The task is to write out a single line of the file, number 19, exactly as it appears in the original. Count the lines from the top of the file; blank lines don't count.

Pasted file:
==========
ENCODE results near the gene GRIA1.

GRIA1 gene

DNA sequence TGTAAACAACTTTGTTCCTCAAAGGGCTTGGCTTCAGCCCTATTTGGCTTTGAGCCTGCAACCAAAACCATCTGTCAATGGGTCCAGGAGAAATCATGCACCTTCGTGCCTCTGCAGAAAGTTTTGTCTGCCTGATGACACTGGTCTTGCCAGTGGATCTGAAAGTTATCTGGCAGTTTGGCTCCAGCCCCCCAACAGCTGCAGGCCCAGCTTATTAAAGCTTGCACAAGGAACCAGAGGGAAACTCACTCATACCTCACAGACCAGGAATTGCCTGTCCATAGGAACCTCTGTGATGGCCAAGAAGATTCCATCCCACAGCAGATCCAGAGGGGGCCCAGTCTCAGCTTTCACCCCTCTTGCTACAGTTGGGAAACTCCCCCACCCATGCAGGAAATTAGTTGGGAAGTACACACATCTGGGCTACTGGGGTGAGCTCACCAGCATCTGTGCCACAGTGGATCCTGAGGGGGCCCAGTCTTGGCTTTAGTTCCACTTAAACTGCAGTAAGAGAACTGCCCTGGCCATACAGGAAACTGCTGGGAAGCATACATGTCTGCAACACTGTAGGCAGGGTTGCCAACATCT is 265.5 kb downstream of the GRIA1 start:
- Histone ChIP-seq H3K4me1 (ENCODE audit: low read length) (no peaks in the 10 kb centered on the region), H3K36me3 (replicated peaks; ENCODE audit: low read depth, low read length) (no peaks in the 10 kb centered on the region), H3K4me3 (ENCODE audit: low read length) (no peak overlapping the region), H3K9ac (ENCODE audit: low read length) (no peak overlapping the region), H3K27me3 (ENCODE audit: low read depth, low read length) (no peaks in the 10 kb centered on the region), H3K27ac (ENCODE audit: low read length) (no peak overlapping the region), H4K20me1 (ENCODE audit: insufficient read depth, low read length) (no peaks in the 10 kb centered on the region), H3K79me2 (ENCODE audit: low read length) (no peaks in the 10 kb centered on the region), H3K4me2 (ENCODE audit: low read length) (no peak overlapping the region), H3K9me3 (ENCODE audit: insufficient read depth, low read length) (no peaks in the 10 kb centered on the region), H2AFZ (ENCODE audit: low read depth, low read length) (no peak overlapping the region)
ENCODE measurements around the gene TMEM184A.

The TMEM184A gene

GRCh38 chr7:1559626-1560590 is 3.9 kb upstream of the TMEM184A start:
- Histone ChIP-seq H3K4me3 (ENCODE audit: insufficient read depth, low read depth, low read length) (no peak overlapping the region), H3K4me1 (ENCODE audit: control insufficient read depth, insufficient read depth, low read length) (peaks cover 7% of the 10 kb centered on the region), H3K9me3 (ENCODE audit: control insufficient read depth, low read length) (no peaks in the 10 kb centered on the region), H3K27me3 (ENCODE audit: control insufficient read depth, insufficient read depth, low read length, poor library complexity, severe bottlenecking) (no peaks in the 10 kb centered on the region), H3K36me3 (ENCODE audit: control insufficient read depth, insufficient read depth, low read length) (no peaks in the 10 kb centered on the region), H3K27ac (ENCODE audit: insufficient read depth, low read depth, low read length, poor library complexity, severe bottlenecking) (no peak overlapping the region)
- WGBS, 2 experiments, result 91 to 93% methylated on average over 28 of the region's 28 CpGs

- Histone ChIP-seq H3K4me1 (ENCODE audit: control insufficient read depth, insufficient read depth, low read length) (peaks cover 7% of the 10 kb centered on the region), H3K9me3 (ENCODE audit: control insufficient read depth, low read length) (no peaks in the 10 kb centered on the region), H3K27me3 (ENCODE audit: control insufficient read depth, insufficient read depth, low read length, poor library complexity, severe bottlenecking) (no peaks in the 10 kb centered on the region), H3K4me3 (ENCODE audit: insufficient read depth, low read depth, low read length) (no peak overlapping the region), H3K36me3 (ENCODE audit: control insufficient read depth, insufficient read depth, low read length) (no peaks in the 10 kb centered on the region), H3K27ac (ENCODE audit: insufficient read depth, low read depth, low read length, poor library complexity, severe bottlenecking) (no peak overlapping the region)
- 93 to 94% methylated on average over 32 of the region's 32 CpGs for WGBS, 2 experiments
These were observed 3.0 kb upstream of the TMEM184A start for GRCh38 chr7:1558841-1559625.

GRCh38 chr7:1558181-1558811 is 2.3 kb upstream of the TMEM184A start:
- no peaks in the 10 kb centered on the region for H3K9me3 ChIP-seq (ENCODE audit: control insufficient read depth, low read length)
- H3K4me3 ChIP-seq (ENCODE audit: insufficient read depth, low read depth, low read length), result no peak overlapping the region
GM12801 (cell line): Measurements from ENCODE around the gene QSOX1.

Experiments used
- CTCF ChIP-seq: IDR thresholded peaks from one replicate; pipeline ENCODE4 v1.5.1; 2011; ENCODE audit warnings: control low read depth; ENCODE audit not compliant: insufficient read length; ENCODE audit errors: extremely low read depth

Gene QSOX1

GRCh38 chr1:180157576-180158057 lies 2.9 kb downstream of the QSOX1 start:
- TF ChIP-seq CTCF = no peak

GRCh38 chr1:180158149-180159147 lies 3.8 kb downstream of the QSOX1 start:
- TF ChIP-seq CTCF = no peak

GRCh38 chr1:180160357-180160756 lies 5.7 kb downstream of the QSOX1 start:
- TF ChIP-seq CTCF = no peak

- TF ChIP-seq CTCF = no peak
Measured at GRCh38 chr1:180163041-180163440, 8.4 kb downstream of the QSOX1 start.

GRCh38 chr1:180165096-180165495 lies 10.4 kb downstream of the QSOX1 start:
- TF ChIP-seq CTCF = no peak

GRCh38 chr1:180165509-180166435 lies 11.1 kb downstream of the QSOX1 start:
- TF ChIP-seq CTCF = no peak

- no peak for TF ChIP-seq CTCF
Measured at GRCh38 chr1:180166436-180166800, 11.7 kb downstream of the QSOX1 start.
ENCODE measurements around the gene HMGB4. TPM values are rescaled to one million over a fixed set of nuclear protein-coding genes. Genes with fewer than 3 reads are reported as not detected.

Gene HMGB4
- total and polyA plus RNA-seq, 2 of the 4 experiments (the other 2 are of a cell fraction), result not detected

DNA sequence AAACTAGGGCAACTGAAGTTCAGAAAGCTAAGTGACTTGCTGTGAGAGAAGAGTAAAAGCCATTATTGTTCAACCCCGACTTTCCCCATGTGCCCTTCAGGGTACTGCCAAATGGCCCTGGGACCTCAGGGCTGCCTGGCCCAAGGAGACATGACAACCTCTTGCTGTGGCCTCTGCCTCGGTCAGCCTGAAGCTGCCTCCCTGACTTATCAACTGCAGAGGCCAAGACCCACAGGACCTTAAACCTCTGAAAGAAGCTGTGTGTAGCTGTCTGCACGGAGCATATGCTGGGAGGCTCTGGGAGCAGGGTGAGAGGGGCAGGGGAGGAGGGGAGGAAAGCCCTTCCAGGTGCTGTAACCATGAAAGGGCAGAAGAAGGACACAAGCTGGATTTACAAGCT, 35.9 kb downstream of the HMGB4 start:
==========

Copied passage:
Gene QSOX1